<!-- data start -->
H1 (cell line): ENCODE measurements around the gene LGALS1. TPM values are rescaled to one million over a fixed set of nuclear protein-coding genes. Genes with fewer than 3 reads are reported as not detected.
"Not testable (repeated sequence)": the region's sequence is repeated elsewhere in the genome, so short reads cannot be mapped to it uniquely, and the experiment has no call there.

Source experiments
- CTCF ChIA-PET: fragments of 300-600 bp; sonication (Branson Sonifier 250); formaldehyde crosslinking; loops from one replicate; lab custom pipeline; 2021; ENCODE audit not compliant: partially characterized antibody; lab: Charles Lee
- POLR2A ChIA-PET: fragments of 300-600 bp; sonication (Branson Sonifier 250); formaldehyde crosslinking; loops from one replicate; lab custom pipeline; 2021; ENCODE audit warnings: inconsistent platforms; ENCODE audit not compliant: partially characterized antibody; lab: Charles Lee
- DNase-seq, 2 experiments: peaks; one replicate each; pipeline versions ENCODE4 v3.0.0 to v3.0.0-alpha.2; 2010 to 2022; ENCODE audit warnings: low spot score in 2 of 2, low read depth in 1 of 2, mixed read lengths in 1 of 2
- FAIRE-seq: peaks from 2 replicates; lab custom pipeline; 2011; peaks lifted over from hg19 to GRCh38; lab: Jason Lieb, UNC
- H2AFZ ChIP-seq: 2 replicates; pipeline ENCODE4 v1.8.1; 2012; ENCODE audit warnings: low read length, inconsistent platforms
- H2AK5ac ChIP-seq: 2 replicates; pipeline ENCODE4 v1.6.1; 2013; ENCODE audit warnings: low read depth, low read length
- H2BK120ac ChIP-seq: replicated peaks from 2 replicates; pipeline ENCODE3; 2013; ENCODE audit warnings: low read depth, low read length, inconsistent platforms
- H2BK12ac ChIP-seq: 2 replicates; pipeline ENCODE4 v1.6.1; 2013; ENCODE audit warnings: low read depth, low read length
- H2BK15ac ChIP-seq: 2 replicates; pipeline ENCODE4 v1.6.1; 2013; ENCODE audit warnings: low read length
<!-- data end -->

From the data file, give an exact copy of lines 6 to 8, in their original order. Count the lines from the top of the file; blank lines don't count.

- DNase-seq, 2 experiments: peaks; one replicate each; pipeline versions ENCODE4 v3.0.0 to v3.0.0-alpha.2; 2010 to 2022; ENCODE audit warnings: low spot score in 2 of 2, low read depth in 1 of 2, mixed read lengths in 1 of 2
- FAIRE-seq: peaks from 2 replicates; lab custom pipeline; 2011; peaks lifted over from hg19 to GRCh38; lab: Jason Lieb, UNC
- H2AFZ ChIP-seq: 2 replicates; pipeline ENCODE4 v1.8.1; 2012; ENCODE audit warnings: low read length, inconsistent platforms